In my previous post, I stated that Christina Rossetti "is often thought of as a melancholy poet." After further thought, I wish to offer an addendum to that statement. I think that it is dangerous to make generalizations about a poet. I do not find Rossetti's poetry to be "melancholy." And I do not intend to frighten anyone off from her poetry with the suggestion that all is gloom.
As I said, longing and loss and resignation are not uncommon in her poetry, but -- as is the case with all good poetry -- the bare subject matter is transformed into something else when the right words come together, something that is far from "melancholy." At this point, I am tempted to go off on a verbal and philosophical flight and quote Keats: "Beauty is truth, truth beauty." I'll stay away from that, but something in that neighborhood does happen in a fine poem.
Remember me when I am gone away,
Gone far away into the silent land;
When you can no more hold me by the hand,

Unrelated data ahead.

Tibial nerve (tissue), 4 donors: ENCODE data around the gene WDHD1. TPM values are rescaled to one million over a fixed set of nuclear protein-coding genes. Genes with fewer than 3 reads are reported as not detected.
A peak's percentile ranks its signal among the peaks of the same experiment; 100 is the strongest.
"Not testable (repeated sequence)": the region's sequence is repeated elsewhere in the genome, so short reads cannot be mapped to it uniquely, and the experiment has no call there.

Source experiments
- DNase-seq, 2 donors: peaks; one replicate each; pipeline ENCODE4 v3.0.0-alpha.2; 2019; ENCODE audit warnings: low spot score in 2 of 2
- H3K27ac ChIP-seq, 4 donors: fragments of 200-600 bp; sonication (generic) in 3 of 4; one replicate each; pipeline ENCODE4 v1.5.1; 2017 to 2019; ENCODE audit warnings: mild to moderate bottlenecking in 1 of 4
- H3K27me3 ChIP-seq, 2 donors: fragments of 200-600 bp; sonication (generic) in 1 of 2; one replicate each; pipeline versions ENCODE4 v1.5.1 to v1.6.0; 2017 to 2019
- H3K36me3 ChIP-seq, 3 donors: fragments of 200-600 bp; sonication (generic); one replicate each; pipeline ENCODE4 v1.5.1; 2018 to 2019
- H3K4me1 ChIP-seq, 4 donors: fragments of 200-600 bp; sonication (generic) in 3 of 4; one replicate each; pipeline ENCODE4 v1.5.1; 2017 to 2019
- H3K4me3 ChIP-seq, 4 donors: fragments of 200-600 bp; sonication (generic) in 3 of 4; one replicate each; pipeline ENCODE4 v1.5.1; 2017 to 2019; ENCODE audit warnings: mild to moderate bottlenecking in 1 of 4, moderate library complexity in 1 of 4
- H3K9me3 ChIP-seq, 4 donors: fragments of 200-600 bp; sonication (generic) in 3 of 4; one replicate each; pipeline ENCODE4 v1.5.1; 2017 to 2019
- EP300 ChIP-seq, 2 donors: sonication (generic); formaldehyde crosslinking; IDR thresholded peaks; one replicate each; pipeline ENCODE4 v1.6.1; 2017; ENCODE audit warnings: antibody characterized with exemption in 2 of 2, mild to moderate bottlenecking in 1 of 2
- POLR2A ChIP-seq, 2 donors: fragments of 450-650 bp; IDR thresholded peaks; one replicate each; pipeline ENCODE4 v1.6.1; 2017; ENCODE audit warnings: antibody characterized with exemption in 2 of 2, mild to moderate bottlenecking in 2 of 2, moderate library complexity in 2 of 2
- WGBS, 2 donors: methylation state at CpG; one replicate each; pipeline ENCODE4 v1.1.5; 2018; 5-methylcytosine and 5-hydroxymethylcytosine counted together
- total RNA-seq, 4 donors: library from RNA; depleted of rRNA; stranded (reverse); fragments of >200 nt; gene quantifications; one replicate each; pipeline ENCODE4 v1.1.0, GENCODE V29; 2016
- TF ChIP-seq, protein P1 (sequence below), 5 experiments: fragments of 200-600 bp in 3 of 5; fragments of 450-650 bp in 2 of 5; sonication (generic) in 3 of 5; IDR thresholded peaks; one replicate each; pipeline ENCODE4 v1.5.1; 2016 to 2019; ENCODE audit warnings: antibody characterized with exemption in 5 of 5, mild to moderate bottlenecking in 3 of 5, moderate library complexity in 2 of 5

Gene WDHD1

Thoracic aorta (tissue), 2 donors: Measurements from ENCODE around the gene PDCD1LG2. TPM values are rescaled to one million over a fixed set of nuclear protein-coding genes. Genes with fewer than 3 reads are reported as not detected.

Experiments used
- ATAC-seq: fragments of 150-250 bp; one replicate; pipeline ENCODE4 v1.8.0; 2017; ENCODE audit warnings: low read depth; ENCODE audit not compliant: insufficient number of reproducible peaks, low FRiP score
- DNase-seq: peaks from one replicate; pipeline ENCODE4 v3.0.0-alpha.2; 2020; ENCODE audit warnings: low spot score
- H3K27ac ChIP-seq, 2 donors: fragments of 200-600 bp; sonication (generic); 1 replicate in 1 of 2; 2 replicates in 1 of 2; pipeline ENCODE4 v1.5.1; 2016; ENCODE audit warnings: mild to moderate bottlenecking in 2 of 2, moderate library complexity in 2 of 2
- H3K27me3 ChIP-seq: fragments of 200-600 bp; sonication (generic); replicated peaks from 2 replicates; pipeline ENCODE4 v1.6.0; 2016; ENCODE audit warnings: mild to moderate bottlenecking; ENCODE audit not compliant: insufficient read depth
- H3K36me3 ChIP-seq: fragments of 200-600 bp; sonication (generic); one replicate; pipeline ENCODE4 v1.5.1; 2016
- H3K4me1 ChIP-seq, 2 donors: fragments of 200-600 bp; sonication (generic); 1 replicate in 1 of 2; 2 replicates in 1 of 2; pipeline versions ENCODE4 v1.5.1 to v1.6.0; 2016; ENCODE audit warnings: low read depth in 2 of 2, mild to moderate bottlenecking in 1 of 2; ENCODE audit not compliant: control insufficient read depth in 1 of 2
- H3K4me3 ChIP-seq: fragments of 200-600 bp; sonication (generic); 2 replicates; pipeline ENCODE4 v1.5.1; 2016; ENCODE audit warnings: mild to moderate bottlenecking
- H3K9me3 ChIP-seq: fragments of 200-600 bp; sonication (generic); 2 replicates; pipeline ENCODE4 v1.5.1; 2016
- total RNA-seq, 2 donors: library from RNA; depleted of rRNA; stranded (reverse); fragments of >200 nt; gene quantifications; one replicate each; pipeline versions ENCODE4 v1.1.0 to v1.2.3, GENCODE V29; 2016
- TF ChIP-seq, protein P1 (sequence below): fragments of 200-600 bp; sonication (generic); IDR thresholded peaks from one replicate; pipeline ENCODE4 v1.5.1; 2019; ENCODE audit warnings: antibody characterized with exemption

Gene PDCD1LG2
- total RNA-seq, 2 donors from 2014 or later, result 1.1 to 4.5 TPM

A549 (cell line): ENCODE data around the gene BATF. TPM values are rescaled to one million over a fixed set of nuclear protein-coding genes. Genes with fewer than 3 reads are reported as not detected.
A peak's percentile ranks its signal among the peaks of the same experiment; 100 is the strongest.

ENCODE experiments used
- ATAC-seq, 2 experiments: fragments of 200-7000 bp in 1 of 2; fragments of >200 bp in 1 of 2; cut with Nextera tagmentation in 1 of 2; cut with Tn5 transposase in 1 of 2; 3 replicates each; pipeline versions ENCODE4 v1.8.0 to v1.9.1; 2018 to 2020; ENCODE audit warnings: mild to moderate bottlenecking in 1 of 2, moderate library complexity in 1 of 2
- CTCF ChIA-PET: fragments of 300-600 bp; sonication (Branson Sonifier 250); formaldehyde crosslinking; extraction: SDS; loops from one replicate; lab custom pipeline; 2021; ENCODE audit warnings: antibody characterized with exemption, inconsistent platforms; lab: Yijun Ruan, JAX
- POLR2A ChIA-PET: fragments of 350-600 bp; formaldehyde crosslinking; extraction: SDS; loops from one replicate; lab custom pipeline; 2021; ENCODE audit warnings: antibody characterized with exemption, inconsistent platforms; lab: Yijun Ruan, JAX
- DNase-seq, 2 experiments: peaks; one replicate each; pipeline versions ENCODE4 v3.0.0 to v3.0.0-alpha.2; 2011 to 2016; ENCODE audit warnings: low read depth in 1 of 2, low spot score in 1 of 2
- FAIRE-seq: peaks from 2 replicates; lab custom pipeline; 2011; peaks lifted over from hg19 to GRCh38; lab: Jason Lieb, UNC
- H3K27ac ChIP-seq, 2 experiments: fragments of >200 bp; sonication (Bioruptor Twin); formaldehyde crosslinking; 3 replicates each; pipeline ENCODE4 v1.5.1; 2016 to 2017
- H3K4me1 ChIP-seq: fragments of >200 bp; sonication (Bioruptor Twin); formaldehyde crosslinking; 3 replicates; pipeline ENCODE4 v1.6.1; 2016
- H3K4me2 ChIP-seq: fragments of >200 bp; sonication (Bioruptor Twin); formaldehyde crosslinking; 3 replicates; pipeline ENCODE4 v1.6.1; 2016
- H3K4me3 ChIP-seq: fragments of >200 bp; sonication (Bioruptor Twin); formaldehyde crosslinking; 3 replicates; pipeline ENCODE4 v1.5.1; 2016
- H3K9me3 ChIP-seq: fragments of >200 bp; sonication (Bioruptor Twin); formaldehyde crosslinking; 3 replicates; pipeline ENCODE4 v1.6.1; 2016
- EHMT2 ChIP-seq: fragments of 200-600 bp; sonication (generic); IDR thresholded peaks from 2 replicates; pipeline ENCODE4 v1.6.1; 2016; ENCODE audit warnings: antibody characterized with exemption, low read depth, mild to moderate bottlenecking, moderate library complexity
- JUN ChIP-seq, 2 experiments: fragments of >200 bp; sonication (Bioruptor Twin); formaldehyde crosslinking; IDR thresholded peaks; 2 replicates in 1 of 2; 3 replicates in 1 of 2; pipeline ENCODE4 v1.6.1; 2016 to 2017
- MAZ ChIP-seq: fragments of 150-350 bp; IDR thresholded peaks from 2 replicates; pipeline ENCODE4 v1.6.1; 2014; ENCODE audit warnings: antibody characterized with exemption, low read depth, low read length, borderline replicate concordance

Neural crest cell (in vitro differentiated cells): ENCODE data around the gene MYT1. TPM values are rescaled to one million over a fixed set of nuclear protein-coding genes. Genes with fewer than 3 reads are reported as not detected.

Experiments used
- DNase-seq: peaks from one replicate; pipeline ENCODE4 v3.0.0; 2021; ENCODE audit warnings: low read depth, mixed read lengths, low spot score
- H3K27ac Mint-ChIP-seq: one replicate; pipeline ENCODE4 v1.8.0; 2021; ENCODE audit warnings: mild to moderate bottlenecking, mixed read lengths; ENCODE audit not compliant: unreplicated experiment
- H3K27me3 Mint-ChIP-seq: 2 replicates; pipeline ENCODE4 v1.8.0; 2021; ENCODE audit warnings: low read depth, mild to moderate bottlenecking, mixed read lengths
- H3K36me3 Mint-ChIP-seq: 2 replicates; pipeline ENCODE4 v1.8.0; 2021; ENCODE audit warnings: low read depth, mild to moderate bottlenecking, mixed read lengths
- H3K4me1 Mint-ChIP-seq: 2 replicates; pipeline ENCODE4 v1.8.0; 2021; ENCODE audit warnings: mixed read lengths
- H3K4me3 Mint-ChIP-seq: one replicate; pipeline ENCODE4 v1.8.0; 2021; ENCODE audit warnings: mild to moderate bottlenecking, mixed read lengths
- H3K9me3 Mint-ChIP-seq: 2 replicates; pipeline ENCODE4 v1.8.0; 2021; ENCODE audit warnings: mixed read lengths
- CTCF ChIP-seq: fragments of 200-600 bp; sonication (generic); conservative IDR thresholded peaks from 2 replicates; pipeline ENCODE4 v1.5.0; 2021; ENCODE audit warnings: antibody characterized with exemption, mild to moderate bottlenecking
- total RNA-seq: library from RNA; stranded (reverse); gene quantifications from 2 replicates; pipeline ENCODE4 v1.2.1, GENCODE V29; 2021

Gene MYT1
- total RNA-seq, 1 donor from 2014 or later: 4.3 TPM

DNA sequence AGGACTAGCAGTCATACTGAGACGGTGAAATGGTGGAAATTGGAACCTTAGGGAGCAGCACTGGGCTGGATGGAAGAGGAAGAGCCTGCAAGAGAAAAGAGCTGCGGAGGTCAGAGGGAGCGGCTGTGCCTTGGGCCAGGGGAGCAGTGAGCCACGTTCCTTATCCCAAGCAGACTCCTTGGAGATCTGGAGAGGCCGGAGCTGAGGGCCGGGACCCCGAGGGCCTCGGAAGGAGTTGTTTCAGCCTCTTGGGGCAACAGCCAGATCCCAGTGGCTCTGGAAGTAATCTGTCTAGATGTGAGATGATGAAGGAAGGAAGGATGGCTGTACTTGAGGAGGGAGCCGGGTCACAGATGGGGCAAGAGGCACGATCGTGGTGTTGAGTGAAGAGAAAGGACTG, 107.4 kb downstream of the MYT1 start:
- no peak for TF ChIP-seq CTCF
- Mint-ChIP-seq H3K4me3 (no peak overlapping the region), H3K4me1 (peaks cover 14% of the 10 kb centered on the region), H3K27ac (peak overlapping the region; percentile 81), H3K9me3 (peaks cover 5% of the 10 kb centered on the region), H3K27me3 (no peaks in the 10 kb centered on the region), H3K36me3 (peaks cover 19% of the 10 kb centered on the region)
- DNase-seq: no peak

Nor I half turn to go yet turning stay.
Remember me when no more day by day
You tell me of our future that you planned:
Only remember me; you understand
It will be late to counsel then or pray.
Yet if you should forget me for a while
And afterwards remember, do not grieve:
For if the darkness and corruption leave
A vestige of the thoughts that once I had,
Better by far you should forget and smile
Than that you should remember and be sad.
Christina Rossetti, Goblin Market and Other Poems (1862).
In a note to the poem (Christina Rossetti, The Complete Poems, page 892), Betty Flowers suggests that it may have some affinities with Shakespeare's Sonnet LXXI:
No longer mourn for me when I am dead
Than you shall hear the surly sullen bell
Give warning to the world that I am fled
From this vile world with vilest worms to dwell;
Nay, if you read this line, remember not
The hand that writ it, for I love you so,
That I in your sweet thoughts would be forgot,
If thinking on me then should make you woe.
O if (I say) you look upon this verse,
When I (perhaps) compounded am with clay,
Do not so much as my poor name rehearse,
But let your love even with my life decay,
Lest the wise world should look into your moan,
And mock you with me after I am gone.